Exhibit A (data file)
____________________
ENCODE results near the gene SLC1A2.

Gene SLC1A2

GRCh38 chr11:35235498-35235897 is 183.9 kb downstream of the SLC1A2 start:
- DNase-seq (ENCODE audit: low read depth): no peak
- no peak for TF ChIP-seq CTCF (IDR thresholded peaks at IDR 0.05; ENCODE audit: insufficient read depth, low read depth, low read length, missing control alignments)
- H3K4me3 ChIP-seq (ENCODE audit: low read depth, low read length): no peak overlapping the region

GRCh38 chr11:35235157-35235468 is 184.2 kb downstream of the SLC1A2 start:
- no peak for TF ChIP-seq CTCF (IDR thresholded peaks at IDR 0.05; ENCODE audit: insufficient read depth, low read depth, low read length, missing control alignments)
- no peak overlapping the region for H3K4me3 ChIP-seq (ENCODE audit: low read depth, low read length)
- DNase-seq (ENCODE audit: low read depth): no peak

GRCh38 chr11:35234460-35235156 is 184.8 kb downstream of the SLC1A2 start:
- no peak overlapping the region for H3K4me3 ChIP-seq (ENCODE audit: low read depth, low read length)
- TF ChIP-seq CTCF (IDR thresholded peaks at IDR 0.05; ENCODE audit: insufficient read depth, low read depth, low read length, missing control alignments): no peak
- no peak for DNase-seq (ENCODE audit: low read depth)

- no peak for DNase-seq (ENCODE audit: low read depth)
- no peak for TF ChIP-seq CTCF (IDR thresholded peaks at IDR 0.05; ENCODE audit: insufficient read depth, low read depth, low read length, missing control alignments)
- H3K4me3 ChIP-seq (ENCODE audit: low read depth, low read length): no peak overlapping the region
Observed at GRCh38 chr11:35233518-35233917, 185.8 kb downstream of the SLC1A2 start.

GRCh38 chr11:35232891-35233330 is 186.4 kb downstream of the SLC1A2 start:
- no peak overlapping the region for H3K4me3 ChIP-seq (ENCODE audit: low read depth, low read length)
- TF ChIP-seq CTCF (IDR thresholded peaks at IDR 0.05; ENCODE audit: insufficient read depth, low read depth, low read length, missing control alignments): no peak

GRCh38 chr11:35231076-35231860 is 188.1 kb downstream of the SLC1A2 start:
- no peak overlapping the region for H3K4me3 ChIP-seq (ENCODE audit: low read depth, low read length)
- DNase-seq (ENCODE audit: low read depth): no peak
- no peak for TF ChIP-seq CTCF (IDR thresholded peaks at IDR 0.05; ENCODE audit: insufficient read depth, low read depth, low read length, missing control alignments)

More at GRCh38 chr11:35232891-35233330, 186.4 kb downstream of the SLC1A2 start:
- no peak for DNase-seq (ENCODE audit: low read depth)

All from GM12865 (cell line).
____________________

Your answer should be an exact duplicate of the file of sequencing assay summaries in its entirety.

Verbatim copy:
ENCODE results near the gene SLC1A2.

Gene SLC1A2

GRCh38 chr11:35235498-35235897 is 183.9 kb downstream of the SLC1A2 start:
- DNase-seq (ENCODE audit: low read depth): no peak
- no peak for TF ChIP-seq CTCF (IDR thresholded peaks at IDR 0.05; ENCODE audit: insufficient read depth, low read depth, low read length, missing control alignments)
- H3K4me3 ChIP-seq (ENCODE audit: low read depth, low read length): no peak overlapping the region

GRCh38 chr11:35235157-35235468 is 184.2 kb downstream of the SLC1A2 start:
- no peak for TF ChIP-seq CTCF (IDR thresholded peaks at IDR 0.05; ENCODE audit: insufficient read depth, low read depth, low read length, missing control alignments)
- no peak overlapping the region for H3K4me3 ChIP-seq (ENCODE audit: low read depth, low read length)
- DNase-seq (ENCODE audit: low read depth): no peak

GRCh38 chr11:35234460-35235156 is 184.8 kb downstream of the SLC1A2 start:
- no peak overlapping the region for H3K4me3 ChIP-seq (ENCODE audit: low read depth, low read length)
- TF ChIP-seq CTCF (IDR thresholded peaks at IDR 0.05; ENCODE audit: insufficient read depth, low read depth, low read length, missing control alignments): no peak
- no peak for DNase-seq (ENCODE audit: low read depth)

- no peak for DNase-seq (ENCODE audit: low read depth)
- no peak for TF ChIP-seq CTCF (IDR thresholded peaks at IDR 0.05; ENCODE audit: insufficient read depth, low read depth, low read length, missing control alignments)
- H3K4me3 ChIP-seq (ENCODE audit: low read depth, low read length): no peak overlapping the region
Observed at GRCh38 chr11:35233518-35233917, 185.8 kb downstream of the SLC1A2 start.

GRCh38 chr11:35232891-35233330 is 186.4 kb downstream of the SLC1A2 start:
- no peak overlapping the region for H3K4me3 ChIP-seq (ENCODE audit: low read depth, low read length)
- TF ChIP-seq CTCF (IDR thresholded peaks at IDR 0.05; ENCODE audit: insufficient read depth, low read depth, low read length, missing control alignments): no peak

GRCh38 chr11:35231076-35231860 is 188.1 kb downstream of the SLC1A2 start:
- no peak overlapping the region for H3K4me3 ChIP-seq (ENCODE audit: low read depth, low read length)
- DNase-seq (ENCODE audit: low read depth): no peak
- no peak for TF ChIP-seq CTCF (IDR thresholded peaks at IDR 0.05; ENCODE audit: insufficient read depth, low read depth, low read length, missing control alignments)

More at GRCh38 chr11:35232891-35233330, 186.4 kb downstream of the SLC1A2 start:
- no peak for DNase-seq (ENCODE audit: low read depth)

All from GM12865 (cell line).